If you’re wondering what all the buzz about raspberry ketones is about, it appears Dr. Oz can do what Oprah used to do. Dr. Oz has recently touted raspberry ketones on his show as the new “miracle fat burner in a bottle”. He claims that taking 100mg at breakfast will help you burn fat and as a result, raspberry ketones are flying off the shelves. This article will try to answer what are raspberry ketones and do raspberry ketones work. You’ll read more on this below, but according to the May 2012 issue of The Pharmacists Letter (a well respected monthly newsletter for pharmacists), all pharmacists are advised to advise patients to steer clear of raspberry ketone supplements.
What Are Raspberry Ketones?
Raspberry ketones are what actually gives a raspberry its smell. Raspberry ketones have been used as a chemical additive in perfumes and cosmetics for quite some time as a fragrance agent. Its official chemical name is 4(-4-Hydroxyphenyl)butan-2-one and more commonly known as Frambinone, Oxyphenylon, Rheosmin and Rasketone. It’s sweet fruity aroma make it an attractive to use in products. Raspberry ketones are really only found in trace amounts in raspberries (less than 0.1%), which makes the natural version of the ketone too costly to use in supplements which means any raspberry ketone that is actually used in a supplement would rarely come from the actual raspberry and more-than-likely come from a product synthesized in the lab.
Synthesized raspberry ketone is really cheap – costing only a few bucks per pound. Ironically, this does not drive the price of the supplement down eventhough a large bottle contains just pennies of actual, pure raspberry ketone. This should raise a red flag as it implies that the supplement companies are raking in a huge profit by creating a cheap clone of the raspberry ketone compound.
Do Raspberry Ketones Work? And Are Raspberry Ketones Safe?
According to the May 2012 issue of The Pharmacist’s Letter, raspberry ketones are purported to help weight loss by increasing lipid metabolism. However, this has been shown in lab animals…not humans! The Pharmacists Letter also goes on to state that safety is also a concern because the higher dosages of raspberry ketones have not even been tested in humans and reports are coming in of palpitations and reduced warfarin effects in patients who were taking raspberry ketone products. The Pharmacists Letter advises all pharmacists to advise patients to steer clear of raspberry ketone supplements.
Raspberry ketones have a chemical structure similar to synephrine (which is a weight-loss drug and used as an alternative to ephedrine – which has been taken off the market due to harmful side effects). According to Wikipedia: Many diet products such as “Stacker 2″, “Xenadrine-EFX”, etc. contain a “stack” of synephrine along with caffeine, sometimes with an NSAID. Some reports have indicated that such diet pills cause numerous harmful effects. The Mayo Clinic published a report that suggested a link between Stacker 2 pills and increased risk of ischemic stroke, increased blood pressure, and myocardial infarction (heart attack). Synephrine can also cause arrhythmias. It is similar to ephedrine and can therefore show similar symptoms. Read the full wikipedia page on synephrine here. Synephrine can also be found in supplements such as Bitter Orange. Bitter Orange can cause high blood pressure and increased heart rate. There has been no evidence to show that Bitter Orange is any safer than ephedrine.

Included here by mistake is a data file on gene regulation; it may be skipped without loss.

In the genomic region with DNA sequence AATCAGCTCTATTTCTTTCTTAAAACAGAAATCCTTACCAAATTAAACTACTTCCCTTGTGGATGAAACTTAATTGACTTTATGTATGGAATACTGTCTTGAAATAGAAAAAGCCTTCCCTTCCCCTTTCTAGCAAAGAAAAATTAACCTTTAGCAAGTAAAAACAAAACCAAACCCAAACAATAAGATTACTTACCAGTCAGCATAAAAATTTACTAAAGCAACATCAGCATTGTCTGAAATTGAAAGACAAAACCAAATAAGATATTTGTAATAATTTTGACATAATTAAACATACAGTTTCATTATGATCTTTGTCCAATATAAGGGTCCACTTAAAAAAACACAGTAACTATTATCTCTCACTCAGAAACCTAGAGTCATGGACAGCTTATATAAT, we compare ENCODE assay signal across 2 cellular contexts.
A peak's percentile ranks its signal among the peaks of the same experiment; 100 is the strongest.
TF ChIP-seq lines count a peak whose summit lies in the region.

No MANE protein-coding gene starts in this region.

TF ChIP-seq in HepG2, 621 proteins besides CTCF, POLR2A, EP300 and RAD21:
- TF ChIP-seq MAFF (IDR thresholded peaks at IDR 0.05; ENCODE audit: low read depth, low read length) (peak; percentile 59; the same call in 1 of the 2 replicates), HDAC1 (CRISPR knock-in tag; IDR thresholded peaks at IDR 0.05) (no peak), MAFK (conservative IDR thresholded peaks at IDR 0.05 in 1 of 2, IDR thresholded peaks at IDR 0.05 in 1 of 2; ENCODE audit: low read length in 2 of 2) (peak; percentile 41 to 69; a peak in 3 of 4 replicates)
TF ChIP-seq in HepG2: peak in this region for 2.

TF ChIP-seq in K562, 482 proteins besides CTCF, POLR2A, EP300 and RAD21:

Due to the nature of this supplement, it does not require FDA approval nor scientific backing to support the fat-loss claims. And as stated above, all of the studies had a serious shortcoming: They involved rodents or cells in test tubes, not people! To me this is a definite deal-breaker! Many weight-loss supplements look great in the lab, but don’t actually work in the real-world – mainly due to poor nutrition and lack of exercise!
The Dr. Oz television segment featured before-and-after pictures of women who said they lost significant weight while taking raspberry ketone supplements. But Oz noted that the women had also dieted and worked out. The Dr. Oz website says that raspberry ketones work best “when paired with regular exercise and a well-balanced diet.” Imagine that! I’m guessing I could lose weight eating a snickers bar if I paired it with regular diet and exercise.
In summary, I would steer clear of raspberry ketones as recommended in The Pharmacists Letter. There have been no trials done on humans to support the claims and the only way they’ve been shown to work is when paired with diet and exercise. So, if you’re considering raspberry ketones, it is probably best to start with diet and exercise first and see where that gets you – odds are you’ll lose weight and save some cash by not purchasing the next “miracle” fat burner.